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Scene-Photos-102-199x300Driving under the influence of marijuana is dangerous and potentially deadly. According to the 2018 Washington Traffic Safety Commission survey, “Marijuana Use, Alcohol Use, and Driving in Washington State,” driver impairment due to alcohol and/or drugs is the number one contributing factor in Washington State fatal crashes. Marijuana is second only behind alcohol to appear in drivers involved in accidents, and the number of drivers under the influence of marijuana is increasing each year. Many of these accidents occur on the busy Interstate 5, Interstate 90, and Interstate 405. According to the results of the Washington State Roadside Survey, nearly one in five daytime drivers may be under the influence of marijuana. This statistic is up from less than one in 10 drivers prior to the implementation of marijuana retail sales in Washington State in 2014.

The risk of impaired driving with alcohol in combination with marijuana is greater than the risk of driving under the influence of either substance by itself. From 2008–2016, 44 percent of fatal crashes involving drivers testing positive for substances were drivers that tested positive for both alcohol and one or more other drugs. The most common drug drivers combined with alcohol was marijuana. Deaths involving drivers with multiple substances in their systems have been increasing at a rate of about 15 percent per year since 2012.

Like driving under the influence of alcohol, driving under the influence of marijuana is illegal. Initiative 502, which legalized the recreational use of marijuana, included the establishment of a blood per se DUI level of 5 nanograms of THC per milliliter of blood. THC is the active ingredient in marijuana.

Construction workers in road/highway work zones are at a significant risk of fatal and nonfatal injury. According to The Bureau of Labor Statistics, U.S. Department of Labor, in 2017, 132 construction workers died in work zone related accidents in the Unites States. Additionally, the Bureau of Labor Statistics estimated that in 2016 there were 158,000 non-fatal work zone injuries in the Unites States.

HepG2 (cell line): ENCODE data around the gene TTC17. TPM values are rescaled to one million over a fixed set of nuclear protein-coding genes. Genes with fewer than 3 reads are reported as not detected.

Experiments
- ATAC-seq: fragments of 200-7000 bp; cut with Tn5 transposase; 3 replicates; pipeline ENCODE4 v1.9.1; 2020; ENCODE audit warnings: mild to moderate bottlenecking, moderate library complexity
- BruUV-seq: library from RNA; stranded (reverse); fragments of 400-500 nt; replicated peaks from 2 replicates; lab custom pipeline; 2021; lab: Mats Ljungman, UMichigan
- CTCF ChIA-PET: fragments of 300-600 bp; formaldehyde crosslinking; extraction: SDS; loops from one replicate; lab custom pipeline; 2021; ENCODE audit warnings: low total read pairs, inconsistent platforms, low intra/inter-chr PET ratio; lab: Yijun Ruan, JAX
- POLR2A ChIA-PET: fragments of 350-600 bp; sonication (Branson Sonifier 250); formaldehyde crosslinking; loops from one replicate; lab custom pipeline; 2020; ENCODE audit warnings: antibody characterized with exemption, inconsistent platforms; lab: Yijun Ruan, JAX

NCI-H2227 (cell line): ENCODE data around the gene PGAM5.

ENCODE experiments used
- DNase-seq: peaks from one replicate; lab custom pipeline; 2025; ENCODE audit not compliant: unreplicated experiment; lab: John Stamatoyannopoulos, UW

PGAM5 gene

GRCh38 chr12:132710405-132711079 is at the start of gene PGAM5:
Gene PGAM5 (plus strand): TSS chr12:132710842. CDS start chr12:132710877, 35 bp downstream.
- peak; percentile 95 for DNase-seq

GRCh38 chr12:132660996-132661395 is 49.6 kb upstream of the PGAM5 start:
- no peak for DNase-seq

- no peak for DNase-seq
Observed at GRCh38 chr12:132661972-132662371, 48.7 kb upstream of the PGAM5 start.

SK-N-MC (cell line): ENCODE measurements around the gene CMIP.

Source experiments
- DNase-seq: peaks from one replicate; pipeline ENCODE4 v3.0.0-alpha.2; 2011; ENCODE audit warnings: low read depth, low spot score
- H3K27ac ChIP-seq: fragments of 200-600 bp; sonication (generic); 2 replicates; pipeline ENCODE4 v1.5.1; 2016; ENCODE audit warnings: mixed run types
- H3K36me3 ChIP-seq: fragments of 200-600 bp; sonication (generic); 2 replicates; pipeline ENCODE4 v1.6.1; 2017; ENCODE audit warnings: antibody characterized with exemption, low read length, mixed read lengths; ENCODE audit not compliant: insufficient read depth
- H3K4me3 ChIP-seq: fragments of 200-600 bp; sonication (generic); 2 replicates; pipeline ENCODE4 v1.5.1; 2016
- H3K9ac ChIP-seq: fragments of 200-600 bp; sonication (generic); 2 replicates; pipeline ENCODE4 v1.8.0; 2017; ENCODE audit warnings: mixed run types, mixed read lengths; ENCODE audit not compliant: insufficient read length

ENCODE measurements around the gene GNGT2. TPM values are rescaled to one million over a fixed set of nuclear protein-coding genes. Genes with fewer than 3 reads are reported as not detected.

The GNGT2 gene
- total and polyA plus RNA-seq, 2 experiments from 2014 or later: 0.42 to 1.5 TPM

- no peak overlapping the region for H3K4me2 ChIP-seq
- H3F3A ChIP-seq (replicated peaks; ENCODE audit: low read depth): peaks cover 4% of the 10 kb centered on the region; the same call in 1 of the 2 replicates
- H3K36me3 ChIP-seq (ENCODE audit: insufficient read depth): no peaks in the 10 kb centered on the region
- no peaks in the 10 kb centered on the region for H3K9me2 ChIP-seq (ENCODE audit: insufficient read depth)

Construction workers are at an equal risk of injury and death both from passing motorists and from construction vehicles and equipment operating within the road/highway work zone. Furthermore, workers operating construction equipment in work zones are also at a risk of injury and death from the overturn of equipment, equipment collisions, or being caught in between equipment.

Both construction workers and passing motorists can take steps to ensure construction worker safety in road/highway work zones. Construction workers can take the following measures to reduce their risk of injury or death: 1) Use temporary traffic control devices and communicate clearly with motorists; 2) Illuminate the work zone during evening and night hours; 3) Wear high-visibility and reflective apparel to increase worker visibility; 4) Participate in safety training in order to be aware of common hazards and prevention measures.

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On November 12, Trina Morgan was killed as she attempted to assist a 9-year-old child who was injured in a motor vehicle collision on State Route 530 near Arlington, Washington.  According to the Washington State Patrol, Ms. Morgan was hit by another driver as she attempted to offer assistance to the injured child.  The driver that struck her was later processed by the Washington State Patrol on suspicion of driving under the influence.  Trina Morgan was pronounced dead at the scene by authorities due to her significant injuries.  The young girl was transported to the hospital for medical treatment for her injuries.

Our hearts go out to Trina Morgan’s family for her untimely death while trying to assist an injured child.  She is a true hero and an unnecessary death.  We all need to do more to prevent and report drunk drivers operating on our highways and roads.  If you see a driver that appears to be impaired, report it to 9-1-1 immediately.  Do not let friends or family drive if they are impaired.

Drunk driver is a major problem in the state of Washington.  Just in the last year, police agencies in the state of Washington have made over 24,000 arrests for driving under the influence on Washington’s highways and roads.  Impaired driving is a leading factor in motor vehicle accidents and deaths.  Last year, there were 146 deaths in motor vehicle collisions caused by drunk driving.